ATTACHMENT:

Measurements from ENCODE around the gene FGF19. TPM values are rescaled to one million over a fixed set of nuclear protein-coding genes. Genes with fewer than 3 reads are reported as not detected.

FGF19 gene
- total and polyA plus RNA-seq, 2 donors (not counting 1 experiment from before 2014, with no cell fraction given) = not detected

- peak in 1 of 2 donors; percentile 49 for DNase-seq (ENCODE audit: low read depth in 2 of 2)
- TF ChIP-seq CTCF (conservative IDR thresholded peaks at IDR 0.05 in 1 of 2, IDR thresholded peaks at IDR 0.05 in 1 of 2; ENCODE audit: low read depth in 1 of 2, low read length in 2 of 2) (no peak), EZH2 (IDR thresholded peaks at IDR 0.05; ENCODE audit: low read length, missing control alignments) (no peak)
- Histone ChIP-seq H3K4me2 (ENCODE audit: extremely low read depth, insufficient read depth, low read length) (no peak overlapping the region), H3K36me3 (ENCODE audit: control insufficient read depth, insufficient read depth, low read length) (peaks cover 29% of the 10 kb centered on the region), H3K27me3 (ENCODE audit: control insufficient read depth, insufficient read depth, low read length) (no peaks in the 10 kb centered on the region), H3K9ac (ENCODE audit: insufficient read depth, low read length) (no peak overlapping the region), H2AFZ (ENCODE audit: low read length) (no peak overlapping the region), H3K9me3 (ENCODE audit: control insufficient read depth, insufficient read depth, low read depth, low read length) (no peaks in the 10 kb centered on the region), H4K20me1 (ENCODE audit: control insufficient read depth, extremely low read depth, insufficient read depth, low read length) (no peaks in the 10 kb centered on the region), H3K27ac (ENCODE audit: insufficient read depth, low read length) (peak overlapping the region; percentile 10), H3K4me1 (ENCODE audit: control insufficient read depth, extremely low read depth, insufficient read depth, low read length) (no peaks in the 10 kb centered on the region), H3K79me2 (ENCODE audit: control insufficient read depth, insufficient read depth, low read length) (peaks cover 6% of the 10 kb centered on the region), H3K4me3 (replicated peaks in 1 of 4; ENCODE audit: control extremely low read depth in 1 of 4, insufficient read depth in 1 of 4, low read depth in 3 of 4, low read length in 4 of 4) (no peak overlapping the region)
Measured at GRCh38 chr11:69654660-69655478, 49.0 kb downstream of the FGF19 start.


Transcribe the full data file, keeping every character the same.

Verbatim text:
Measurements from ENCODE around the gene FGF19. TPM values are rescaled to one million over a fixed set of nuclear protein-coding genes. Genes with fewer than 3 reads are reported as not detected.

FGF19 gene
- total and polyA plus RNA-seq, 2 donors (not counting 1 experiment from before 2014, with no cell fraction given) = not detected

- peak in 1 of 2 donors; percentile 49 for DNase-seq (ENCODE audit: low read depth in 2 of 2)
- TF ChIP-seq CTCF (conservative IDR thresholded peaks at IDR 0.05 in 1 of 2, IDR thresholded peaks at IDR 0.05 in 1 of 2; ENCODE audit: low read depth in 1 of 2, low read length in 2 of 2) (no peak), EZH2 (IDR thresholded peaks at IDR 0.05; ENCODE audit: low read length, missing control alignments) (no peak)
- Histone ChIP-seq H3K4me2 (ENCODE audit: extremely low read depth, insufficient read depth, low read length) (no peak overlapping the region), H3K36me3 (ENCODE audit: control insufficient read depth, insufficient read depth, low read length) (peaks cover 29% of the 10 kb centered on the region), H3K27me3 (ENCODE audit: control insufficient read depth, insufficient read depth, low read length) (no peaks in the 10 kb centered on the region), H3K9ac (ENCODE audit: insufficient read depth, low read length) (no peak overlapping the region), H2AFZ (ENCODE audit: low read length) (no peak overlapping the region), H3K9me3 (ENCODE audit: control insufficient read depth, insufficient read depth, low read depth, low read length) (no peaks in the 10 kb centered on the region), H4K20me1 (ENCODE audit: control insufficient read depth, extremely low read depth, insufficient read depth, low read length) (no peaks in the 10 kb centered on the region), H3K27ac (ENCODE audit: insufficient read depth, low read length) (peak overlapping the region; percentile 10), H3K4me1 (ENCODE audit: control insufficient read depth, extremely low read depth, insufficient read depth, low read length) (no peaks in the 10 kb centered on the region), H3K79me2 (ENCODE audit: control insufficient read depth, insufficient read depth, low read length) (peaks cover 6% of the 10 kb centered on the region), H3K4me3 (replicated peaks in 1 of 4; ENCODE audit: control extremely low read depth in 1 of 4, insufficient read depth in 1 of 4, low read depth in 3 of 4, low read length in 4 of 4) (no peak overlapping the region)
Measured at GRCh38 chr11:69654660-69655478, 49.0 kb downstream of the FGF19 start.